The IFFK standouts are its packaging and popular participation

While on a walking tour of the city, two French tourists stopped to watch the commotion in front of a dingy cinema. It was much before cinemas in the city were done up to host the 17th edition of the International Film Festival of Kerala. What they saw, after much jostling, left them speechless before they split their sides. It was not a Malayalam film, but a Jean Renoir work.

In his homeland, the master director would not get such a crowd. Here, in a cinema far away in a land so vastly different, every seat had two claimants and not an inch of the floor was left unoccupied.

“But that is the IFFK for you — a secular equivalent of a temple festival,” J. Devika, Associate Professor, Centre for Development Studies, says recalling the tourists’ surprise.

Every December, a vibrant and populous social space seems to form out of thin air in the city.

Whatever shortcomings a film festival of this scale has shrugged off or developed over the years, one compliment offsets them all — that the festival is indeed a people’s event, more democratic and open than many others of its kind that have mushroomed in the country.

But then one wonders if the overflowing theatres mean a society with a taste for good cinema.

C.S. Venkiteswaran, film critic, asks where all these self-proclaimed film aficionados disappear the rest of the year, never present for any film society screenings. “The crowds gather mostly for certain icons, for instance Kim Ki Duk, and the world cinema section. But if it was really good cinema they are after, then why do most quality retrospectives get a much smaller audience,” he asks.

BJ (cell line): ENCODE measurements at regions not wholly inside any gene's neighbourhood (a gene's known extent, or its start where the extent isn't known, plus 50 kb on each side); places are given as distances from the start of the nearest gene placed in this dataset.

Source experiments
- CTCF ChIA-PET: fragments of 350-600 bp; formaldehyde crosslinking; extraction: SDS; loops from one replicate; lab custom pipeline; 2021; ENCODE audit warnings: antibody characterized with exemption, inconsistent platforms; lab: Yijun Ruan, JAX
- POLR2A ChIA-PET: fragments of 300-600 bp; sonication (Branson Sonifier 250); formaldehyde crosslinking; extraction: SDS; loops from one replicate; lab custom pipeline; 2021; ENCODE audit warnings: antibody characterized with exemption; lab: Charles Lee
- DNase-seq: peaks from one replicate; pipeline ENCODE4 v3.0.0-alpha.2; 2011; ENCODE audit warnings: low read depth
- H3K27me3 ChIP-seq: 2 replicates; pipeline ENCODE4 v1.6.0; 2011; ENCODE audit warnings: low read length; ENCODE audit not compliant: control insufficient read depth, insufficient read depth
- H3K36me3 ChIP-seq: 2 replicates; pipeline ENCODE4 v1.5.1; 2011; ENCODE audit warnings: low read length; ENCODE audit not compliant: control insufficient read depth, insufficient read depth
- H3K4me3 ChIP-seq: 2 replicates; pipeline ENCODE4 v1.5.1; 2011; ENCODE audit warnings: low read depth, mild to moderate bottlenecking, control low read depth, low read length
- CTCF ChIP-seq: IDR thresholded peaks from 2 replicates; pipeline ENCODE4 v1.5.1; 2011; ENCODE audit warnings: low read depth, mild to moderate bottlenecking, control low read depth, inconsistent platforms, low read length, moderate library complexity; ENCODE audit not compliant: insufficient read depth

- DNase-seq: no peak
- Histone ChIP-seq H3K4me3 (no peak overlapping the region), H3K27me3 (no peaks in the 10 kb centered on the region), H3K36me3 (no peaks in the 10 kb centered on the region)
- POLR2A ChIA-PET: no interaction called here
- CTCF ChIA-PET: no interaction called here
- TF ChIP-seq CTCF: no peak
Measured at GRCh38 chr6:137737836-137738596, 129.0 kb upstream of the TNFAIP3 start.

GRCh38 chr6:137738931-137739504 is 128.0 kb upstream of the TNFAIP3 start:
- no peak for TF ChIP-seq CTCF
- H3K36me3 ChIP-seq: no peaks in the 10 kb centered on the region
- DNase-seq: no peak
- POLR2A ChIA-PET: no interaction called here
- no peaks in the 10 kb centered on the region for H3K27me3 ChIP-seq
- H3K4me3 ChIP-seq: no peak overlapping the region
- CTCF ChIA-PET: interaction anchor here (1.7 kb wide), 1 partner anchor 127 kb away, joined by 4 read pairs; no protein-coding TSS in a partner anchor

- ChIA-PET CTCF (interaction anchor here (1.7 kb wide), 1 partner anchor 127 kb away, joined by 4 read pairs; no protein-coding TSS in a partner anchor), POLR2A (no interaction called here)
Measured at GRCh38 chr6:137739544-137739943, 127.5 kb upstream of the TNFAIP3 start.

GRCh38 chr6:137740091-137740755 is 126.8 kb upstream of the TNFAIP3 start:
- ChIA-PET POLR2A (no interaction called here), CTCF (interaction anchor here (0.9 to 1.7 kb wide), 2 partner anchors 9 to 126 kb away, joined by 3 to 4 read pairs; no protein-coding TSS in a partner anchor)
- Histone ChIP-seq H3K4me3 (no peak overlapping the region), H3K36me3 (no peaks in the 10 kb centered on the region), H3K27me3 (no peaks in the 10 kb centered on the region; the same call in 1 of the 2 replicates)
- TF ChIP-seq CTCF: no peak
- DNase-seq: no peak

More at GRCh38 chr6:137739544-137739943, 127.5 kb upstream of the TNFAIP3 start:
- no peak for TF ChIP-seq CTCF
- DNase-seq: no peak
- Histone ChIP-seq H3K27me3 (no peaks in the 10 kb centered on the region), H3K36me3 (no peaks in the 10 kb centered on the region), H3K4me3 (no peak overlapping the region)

Even so, he rates the IFFK as the best in the country, especially because of the well-thought-out packaging of content and more diverse participation. It is important to create context, he says with reference to showcasing movies from countries in a similar predicament as India’s for the people to relate with and be influenced by. “For a week, people feel like they are part of the world. Kerala loses its prohibitive, provincial self for a while and this cosmopolitanism is a huge positive that the festival brings,” Professor Devika says.

V.K. Joseph, former Vice-Chairman of the Kerala State Chalachitra Academy and critic, feels that cinema is irreplaceable in its outreach and impact. “The range of films at the IFFK allows a viewer to feel as if he or she has experienced everything about the place, and gestures, costumes, sensibilities will invariably affect the audience,” he says.

Many ardent media students do pay close attention to the nuances in direction, cinematography and sound editing, though there is a dearth of seminars and discussions that they could be part of, I. Shanmughadas, critic, says.

“But those who do have the passion will eventually land up in a mainstream film production set, but the IFFK experience is bound to leave sensibilities of art that will positively influence all their works.” He hopes that students in particular will keep their minds open to the diversity.

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